In my mind and practice, those are some good life skills to acquire! There is so much emphasis on individual achievement but when you are truly “creating communities” the life skills acquired are about trusting each other, depending on each other and pushing each other in ways that we didn’t know we were capable of. In many ways, it’s an uncommon message in our current “there’s an app for that” world. We ask our kids to look past “likes” and “dislikes” and find the meaning on the other side of their limits.
EM: How can the arts teach life skills?
RL: Simple – when we do, we learn. When our mouths sing beautiful melodies, when our hands create new paintings and sculptures, when we move with each other in sync to a cool rhythm, our entire sensory system becomes engaged in learning – learning through direct experience.
Too often, we start with “book learning” and “butts in seats.” That’s all well and good, and at the same time it’s great to just dive head long into experiences not knowing what the results will look like. We want students to recognize great work as it emerges from them. There’s not necessarily a template to follow to get there. To me, that’s more “life-like” than a cerebral study of the arts. I mean, how many lectures on teamwork and collaboration can kids hear?
When we get them playing African drums and singing within a half hour of meeting each other, the life lessons become self-evident. You can see the look on the face of a child who in rehearsal jumps higher than ever before, sings a solo in front of the group or reads a heart-felt poem in front of strangers. It’s priceless. So, a major part of the Creating Communities Way is through embodied and multi-sensory learning – thinking is awesome, but at some point you have to do stuff to move your life along. The kids take positive risks and we are there to support them.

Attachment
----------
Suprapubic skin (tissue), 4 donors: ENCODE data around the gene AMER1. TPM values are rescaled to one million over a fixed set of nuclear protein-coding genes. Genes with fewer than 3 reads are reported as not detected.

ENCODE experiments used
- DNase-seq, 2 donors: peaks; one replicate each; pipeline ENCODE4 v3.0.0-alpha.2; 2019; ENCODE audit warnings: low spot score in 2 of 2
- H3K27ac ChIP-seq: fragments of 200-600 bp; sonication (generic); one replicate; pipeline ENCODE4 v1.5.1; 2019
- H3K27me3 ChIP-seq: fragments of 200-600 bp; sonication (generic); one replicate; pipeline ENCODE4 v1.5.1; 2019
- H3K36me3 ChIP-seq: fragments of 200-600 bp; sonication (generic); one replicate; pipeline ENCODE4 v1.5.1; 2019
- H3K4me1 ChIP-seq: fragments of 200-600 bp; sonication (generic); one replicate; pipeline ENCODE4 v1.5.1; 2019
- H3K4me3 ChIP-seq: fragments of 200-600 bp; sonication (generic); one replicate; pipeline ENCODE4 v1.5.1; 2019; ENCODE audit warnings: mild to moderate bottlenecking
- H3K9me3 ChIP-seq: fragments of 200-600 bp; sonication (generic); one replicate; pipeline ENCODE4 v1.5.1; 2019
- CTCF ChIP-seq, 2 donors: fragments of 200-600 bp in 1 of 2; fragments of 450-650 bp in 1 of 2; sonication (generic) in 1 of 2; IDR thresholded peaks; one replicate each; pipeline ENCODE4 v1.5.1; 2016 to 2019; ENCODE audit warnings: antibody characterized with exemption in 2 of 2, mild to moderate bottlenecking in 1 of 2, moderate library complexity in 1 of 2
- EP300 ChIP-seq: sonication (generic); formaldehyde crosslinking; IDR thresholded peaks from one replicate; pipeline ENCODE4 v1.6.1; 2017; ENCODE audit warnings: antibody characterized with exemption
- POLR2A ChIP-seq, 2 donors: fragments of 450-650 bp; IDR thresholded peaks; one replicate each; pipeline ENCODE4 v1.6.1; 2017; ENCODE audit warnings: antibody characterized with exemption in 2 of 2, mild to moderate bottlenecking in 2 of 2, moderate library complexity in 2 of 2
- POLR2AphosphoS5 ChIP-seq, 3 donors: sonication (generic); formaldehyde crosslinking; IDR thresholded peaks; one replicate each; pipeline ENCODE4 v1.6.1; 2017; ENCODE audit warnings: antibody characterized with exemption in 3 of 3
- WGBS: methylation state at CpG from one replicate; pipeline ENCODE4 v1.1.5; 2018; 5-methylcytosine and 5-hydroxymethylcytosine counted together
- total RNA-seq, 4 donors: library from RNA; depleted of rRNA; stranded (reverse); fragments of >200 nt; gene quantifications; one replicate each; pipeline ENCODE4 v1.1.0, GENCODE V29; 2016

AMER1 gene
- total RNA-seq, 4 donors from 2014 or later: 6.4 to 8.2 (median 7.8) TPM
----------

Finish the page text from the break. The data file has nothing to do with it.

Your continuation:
EM: Do you have an anecdote about someone who was helped via the mentoring you provide?
RL: Wow, so many anecdotes! Here are a few –
* Last summer, we had an autistic youth at the Arts Mentorship Academy. At the end of the week one of our mentors told me that the youth’s guardians approached her at the final reception and asked, “What did you all do to our child?” She asked, “What do you mean?” Basically they answered, “He’s actually talking to us!” They were absolutely delighted and had no idea that their own child could sing, dance and speak on stage.
* One of my students has been with Creating Communities since middle school and she’s now in her early twenties. She’s seen some hard times in life, harder than most of us will ever understand, and she still attends virtually all of our programs and serves as a support staff and mentor to the young kids. The art and the mentoring provide her with “scaffolding” for her sometimes chaotic family situation. The programs bring her comfort because she can drop all the life baggage, leave it at the door and get engaged in activities that generate personal meaning.
* When we had our “Life Skills Through The Arts” Program at a drug addiction facility a few years ago, one of the patients was brought in with ankle cuffs and handcuffs. He was in sad shape. I was worried about reaching him in the group session. At the time, I was teaching “Rob-chi” my very bad yet simple version of meditative movement. I just wanted the patients to be in their bodies again and appreciate the joy of movement and connection and so they changed the practice from “Rob-chi” to “Bill-chi” or “Sue-chi” for example. Later I was told by one of the main staff members that the young man who had been brought in via hand and ankle cuffs was spotted doing his own “chi” in the mornings before anyone was around. That feeling of being there, assisting someone to wake up to their own innate self-healing and self-learning potential, that’s what it’s all about.